What does a person have to prove to win a slander or libel claim?
Defamation includes both slander and libel. Generally, slander occurs when the reputation or good name of someone is damaged as a result of false statements that are made orally. Libel, on the other hand, occurs when false statements regarding another are put in writing.

Whether a particular statement, oral or written, constitutes defamation in the nature of slander or libel will depend upon the particular circumstances and the identity of the parties. To prevail in a defamation lawsuit, a plaintiff must prove that the defendant made a false and defamatory statement about the plaintiff that was communicated to a third party. Thus, a false and objectionable statement sent in an e-mail to the plaintiff's co-worker may be libelous. The plaintiff can usually succeed by showing the communication was either intentional or negligent. Finally, it is also possible for the plaintiff to bring a libel suit where the plaintiff repeats the alleged defamatory statement. This is called self-publication. This can occur, for example, when an individual applies for a job and has to tell the prospective employer about something the previous employer said that was false.

Before beginning a libel or slander lawsuit, the plaintiff must determine whether or not the objectionable statement is true. No matter how damaging, insensitive, rude or inappropriate a statement may be, the plaintiff will lose if the statement is true.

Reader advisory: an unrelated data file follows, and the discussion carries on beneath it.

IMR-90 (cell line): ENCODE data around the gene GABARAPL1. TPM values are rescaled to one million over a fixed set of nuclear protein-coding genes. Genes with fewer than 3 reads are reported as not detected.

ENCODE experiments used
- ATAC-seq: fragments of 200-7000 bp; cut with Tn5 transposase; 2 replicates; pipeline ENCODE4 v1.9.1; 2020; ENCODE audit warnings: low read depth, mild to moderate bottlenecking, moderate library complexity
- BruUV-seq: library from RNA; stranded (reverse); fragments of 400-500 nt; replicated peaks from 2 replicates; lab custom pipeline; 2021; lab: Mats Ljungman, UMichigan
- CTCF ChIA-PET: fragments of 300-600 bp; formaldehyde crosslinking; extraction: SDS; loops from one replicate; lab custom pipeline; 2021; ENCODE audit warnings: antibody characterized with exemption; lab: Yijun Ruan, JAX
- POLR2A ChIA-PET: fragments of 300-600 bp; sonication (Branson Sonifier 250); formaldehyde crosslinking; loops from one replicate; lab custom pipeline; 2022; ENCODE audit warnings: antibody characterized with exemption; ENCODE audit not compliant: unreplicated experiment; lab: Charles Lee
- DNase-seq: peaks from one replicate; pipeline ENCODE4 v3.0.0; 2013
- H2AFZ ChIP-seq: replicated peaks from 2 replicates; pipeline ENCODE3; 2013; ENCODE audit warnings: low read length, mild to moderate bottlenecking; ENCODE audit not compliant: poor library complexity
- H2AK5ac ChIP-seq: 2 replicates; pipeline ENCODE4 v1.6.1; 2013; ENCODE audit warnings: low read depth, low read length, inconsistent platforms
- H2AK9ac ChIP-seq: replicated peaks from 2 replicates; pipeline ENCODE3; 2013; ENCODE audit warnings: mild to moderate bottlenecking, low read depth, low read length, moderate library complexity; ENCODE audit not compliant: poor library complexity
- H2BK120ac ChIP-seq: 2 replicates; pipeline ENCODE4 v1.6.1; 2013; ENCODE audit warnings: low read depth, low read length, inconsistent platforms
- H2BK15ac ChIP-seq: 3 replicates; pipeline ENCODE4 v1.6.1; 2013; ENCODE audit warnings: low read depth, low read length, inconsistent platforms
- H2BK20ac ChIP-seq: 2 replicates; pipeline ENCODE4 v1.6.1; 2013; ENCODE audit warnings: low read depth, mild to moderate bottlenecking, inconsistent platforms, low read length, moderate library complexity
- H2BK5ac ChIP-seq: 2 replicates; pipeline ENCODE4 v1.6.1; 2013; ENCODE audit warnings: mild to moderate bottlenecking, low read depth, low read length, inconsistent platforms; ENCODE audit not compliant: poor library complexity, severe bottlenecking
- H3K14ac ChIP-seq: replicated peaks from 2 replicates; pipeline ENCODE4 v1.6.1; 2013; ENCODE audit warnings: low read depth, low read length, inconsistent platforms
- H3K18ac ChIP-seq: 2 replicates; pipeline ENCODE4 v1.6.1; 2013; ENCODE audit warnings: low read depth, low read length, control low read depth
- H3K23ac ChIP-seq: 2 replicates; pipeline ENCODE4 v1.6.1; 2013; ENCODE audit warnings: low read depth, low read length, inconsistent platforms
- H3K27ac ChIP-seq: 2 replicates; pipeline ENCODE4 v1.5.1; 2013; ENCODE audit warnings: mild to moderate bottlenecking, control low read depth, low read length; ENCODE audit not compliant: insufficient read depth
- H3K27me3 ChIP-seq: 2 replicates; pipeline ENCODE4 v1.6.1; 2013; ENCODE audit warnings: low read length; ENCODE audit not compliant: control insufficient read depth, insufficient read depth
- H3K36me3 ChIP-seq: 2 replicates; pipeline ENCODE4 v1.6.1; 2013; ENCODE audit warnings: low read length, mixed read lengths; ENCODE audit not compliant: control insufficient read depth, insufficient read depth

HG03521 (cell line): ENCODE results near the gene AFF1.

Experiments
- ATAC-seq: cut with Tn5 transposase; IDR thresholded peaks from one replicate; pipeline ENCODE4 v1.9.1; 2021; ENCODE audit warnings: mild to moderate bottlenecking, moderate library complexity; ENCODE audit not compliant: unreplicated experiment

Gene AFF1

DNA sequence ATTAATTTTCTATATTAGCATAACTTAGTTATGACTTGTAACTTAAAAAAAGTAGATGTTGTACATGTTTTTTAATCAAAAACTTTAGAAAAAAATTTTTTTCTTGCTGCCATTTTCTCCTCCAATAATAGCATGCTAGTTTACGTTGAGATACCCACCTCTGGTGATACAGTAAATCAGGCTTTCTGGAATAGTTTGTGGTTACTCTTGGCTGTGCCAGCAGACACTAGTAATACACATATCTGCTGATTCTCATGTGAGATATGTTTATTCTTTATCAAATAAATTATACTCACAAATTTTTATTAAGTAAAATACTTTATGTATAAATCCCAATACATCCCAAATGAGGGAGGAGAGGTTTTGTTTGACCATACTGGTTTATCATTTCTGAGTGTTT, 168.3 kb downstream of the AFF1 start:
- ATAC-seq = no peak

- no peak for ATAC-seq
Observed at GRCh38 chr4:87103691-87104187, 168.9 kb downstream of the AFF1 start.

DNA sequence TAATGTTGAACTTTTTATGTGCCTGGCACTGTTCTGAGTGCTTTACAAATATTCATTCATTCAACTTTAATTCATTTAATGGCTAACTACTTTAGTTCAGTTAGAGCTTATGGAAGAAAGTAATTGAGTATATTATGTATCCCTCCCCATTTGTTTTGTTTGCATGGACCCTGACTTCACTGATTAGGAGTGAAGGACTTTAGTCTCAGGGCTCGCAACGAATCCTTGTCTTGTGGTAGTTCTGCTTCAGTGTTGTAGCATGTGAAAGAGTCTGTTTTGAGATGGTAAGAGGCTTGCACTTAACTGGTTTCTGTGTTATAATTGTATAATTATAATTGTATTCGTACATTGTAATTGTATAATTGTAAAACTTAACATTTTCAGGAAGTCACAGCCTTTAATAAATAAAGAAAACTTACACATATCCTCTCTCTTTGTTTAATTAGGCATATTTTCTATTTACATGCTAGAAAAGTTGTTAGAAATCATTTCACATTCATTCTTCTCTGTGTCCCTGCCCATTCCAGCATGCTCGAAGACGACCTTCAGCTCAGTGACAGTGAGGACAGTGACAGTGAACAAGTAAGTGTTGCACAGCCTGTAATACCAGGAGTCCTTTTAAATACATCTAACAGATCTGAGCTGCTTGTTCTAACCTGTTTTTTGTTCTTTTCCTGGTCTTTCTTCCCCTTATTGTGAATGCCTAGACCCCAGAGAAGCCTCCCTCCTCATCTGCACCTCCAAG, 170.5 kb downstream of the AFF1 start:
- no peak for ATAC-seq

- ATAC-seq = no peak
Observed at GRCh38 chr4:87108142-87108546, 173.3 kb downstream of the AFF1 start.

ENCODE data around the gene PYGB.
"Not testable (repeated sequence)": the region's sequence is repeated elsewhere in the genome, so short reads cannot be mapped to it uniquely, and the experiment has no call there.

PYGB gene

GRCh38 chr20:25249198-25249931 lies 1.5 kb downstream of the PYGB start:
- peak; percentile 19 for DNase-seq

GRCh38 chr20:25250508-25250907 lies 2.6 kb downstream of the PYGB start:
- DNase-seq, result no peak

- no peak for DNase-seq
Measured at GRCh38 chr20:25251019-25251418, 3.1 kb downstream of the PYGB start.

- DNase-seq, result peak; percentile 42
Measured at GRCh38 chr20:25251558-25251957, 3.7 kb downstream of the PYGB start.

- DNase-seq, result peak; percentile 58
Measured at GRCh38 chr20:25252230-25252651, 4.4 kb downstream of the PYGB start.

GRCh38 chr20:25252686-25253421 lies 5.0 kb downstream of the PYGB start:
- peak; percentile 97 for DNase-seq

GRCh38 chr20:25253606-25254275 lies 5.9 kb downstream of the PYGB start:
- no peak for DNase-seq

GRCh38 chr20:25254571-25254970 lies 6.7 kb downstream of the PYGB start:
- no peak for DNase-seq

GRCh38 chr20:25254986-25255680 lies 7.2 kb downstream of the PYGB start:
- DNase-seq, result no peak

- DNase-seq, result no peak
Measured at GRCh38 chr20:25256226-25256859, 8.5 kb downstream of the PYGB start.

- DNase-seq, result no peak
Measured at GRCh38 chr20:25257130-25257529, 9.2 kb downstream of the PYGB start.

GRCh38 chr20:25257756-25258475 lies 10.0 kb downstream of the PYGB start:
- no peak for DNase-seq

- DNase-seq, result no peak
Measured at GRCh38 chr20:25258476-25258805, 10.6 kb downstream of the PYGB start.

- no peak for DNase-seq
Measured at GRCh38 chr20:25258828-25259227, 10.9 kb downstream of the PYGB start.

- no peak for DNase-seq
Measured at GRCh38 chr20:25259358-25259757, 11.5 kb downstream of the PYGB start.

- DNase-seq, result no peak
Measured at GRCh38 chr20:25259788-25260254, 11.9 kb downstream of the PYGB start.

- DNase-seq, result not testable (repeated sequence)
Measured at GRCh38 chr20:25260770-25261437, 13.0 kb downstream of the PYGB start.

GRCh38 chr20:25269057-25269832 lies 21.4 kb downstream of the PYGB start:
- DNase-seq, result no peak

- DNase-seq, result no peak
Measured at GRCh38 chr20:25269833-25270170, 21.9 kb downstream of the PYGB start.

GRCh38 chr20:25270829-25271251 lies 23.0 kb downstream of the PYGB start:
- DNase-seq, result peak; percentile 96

The "public" plaintiff has additional hurdles to overcome to recover for libel or slander. An example of a public figure is a politician. Along with establishing all of the regular elements of the tort, a plaintiff who is a public figure must also show that the defendant knew the false statement was false, or at least acted with reckless disregard as to its truthfulness. Newspapers may escape liability for libel when they merely report false statements as long as the paper had no particular reason to doubt the statement at the time it was printed.

Finally, the plaintiff often has to prove economic harm in order to recover on a defamation suit. Therefore, the plaintiff may need to be able to demonstrate a loss of business as a result of the defamation in order to establish a right to the recovery of money. However, some types of statements are so damaging that the plaintiff does not have to prove any economic loss. These statements tend to be those that accuse the plaintiff of sexual impropriety or criminal conduct.


Does the average member of the public have any privacy rights?
Yes. The average member of the public is entitled to privacy protections, although the strength of those protections will vary depending upon the particular factual circumstances.